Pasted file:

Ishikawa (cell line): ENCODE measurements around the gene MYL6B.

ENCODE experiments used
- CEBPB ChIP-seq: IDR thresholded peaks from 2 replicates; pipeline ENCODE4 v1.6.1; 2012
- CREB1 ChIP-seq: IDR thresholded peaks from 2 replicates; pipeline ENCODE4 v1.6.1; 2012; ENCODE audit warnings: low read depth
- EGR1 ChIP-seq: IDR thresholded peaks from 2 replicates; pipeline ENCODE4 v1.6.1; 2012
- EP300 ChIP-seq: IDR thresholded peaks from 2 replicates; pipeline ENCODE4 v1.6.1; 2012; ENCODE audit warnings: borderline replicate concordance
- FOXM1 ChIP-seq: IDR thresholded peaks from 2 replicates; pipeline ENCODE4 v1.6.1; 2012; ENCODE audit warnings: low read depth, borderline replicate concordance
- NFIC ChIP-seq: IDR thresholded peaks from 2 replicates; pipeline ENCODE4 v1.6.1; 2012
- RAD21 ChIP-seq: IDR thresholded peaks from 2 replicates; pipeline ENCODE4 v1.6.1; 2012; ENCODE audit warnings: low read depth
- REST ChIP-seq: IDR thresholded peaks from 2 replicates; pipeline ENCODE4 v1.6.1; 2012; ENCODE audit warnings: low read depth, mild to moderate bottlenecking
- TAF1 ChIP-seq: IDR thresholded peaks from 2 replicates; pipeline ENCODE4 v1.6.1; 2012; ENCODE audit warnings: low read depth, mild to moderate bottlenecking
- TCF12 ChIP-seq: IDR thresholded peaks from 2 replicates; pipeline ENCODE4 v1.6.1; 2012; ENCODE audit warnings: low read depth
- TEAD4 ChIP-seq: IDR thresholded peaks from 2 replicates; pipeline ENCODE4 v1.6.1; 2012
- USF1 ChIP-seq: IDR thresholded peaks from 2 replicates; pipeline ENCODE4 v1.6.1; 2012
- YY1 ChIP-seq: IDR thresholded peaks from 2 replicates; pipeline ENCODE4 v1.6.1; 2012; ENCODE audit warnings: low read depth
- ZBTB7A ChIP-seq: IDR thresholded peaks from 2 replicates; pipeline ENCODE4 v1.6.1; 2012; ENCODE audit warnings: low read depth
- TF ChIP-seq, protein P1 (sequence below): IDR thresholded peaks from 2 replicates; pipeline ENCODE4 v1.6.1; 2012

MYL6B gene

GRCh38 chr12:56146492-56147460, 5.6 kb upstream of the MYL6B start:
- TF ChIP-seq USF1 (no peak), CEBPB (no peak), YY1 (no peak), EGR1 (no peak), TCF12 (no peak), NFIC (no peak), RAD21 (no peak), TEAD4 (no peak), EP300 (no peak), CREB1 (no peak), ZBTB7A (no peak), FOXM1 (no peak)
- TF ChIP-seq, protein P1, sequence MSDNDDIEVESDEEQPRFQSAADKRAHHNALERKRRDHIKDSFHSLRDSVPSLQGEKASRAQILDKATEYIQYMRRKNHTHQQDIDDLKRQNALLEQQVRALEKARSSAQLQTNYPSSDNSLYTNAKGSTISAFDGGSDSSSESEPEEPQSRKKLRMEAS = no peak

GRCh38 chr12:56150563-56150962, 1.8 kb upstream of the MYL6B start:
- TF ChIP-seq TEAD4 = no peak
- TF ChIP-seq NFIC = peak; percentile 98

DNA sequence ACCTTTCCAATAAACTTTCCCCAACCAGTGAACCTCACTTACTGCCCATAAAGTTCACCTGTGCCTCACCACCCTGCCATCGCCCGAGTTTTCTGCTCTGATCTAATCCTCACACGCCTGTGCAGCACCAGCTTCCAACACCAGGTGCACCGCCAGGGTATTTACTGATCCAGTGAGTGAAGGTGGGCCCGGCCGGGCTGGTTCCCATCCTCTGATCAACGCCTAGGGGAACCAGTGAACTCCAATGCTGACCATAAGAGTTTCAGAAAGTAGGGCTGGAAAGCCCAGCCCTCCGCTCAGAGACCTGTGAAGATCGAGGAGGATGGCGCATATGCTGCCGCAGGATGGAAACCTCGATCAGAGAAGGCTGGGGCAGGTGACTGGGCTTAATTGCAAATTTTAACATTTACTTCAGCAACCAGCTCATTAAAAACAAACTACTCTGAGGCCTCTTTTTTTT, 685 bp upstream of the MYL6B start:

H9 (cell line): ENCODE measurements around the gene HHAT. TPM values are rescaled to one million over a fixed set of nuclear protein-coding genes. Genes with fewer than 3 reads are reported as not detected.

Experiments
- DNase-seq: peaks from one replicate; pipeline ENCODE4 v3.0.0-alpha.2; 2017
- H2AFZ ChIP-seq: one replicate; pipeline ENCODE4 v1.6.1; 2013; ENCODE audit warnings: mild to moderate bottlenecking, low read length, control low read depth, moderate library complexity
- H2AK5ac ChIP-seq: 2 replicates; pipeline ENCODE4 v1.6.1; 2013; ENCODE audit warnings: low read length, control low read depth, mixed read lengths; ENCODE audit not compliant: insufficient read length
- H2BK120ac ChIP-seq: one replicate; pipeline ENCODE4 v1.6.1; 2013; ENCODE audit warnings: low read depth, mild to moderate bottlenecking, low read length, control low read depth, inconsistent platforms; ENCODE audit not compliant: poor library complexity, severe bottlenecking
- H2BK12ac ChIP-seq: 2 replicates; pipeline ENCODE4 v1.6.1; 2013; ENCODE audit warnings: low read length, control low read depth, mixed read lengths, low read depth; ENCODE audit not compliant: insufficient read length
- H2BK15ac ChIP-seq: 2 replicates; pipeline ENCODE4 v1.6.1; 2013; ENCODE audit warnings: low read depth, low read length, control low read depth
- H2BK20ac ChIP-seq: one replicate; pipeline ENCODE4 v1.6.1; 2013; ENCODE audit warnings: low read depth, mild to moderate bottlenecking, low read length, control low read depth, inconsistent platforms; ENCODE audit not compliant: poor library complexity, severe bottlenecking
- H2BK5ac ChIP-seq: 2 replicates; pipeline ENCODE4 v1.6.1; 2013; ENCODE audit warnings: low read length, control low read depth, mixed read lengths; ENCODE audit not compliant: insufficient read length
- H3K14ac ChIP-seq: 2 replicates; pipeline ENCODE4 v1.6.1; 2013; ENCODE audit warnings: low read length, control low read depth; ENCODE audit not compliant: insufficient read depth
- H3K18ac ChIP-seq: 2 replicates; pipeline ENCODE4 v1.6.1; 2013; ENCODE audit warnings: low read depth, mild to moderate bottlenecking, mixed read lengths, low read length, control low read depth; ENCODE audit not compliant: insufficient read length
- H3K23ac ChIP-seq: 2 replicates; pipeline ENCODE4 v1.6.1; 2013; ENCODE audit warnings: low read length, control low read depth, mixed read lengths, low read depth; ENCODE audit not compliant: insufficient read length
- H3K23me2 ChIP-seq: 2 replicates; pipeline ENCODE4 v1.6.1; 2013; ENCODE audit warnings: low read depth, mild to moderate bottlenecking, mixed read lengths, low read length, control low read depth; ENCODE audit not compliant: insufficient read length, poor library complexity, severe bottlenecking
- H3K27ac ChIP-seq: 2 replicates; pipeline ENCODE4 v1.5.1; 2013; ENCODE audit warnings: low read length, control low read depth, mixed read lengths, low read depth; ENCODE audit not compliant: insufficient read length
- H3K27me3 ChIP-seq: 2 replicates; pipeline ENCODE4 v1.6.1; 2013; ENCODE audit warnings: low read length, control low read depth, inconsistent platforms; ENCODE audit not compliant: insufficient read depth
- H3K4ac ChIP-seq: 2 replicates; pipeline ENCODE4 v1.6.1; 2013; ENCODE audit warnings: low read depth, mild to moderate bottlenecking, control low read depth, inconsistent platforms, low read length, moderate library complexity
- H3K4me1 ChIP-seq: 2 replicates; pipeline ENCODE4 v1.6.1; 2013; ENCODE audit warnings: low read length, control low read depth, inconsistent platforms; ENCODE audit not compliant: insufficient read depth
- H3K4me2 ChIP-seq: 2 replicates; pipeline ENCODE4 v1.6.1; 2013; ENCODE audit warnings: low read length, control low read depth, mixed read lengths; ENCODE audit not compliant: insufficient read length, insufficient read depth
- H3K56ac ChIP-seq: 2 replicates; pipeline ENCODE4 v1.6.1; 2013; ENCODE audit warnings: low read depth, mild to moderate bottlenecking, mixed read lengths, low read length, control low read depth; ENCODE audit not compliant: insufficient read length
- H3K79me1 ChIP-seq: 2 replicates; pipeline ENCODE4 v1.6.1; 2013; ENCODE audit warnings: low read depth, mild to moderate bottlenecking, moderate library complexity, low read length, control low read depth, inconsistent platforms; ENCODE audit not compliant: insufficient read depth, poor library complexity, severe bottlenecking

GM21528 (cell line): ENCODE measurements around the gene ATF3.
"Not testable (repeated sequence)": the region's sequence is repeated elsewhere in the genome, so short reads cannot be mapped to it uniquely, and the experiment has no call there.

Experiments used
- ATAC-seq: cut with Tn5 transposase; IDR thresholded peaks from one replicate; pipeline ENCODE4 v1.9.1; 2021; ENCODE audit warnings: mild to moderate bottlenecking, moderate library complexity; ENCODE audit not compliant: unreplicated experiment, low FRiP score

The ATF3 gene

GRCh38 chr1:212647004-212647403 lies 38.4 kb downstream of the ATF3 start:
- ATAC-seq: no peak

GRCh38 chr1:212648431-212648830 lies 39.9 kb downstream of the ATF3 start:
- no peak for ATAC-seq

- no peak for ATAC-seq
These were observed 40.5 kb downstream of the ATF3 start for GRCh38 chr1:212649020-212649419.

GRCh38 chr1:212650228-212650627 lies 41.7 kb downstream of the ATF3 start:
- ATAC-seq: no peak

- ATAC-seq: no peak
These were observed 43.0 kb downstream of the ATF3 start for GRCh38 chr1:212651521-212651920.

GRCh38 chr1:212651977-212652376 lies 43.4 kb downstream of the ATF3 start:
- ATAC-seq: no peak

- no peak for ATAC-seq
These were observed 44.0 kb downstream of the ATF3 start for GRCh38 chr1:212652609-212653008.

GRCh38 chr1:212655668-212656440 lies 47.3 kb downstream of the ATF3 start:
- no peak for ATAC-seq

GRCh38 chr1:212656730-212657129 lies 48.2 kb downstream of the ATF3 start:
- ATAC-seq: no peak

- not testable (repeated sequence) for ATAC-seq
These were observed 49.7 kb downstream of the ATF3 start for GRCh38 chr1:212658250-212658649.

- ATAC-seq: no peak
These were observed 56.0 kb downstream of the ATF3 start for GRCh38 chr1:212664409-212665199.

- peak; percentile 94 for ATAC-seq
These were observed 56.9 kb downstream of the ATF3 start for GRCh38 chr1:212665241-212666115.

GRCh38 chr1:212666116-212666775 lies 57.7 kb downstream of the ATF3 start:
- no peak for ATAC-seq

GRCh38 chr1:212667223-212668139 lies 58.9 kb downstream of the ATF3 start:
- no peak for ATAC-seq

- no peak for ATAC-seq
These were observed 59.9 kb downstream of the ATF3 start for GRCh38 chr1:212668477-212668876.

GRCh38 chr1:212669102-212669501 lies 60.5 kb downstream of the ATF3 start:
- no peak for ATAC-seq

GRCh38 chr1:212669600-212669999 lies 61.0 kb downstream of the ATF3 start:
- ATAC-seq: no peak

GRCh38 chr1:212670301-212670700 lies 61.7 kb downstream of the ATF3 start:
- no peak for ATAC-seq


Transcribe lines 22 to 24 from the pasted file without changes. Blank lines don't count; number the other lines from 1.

GRCh38 chr12:56150563-56150962, 1.8 kb upstream of the MYL6B start:
- TF ChIP-seq TEAD4 = no peak
- TF ChIP-seq NFIC = peak; percentile 98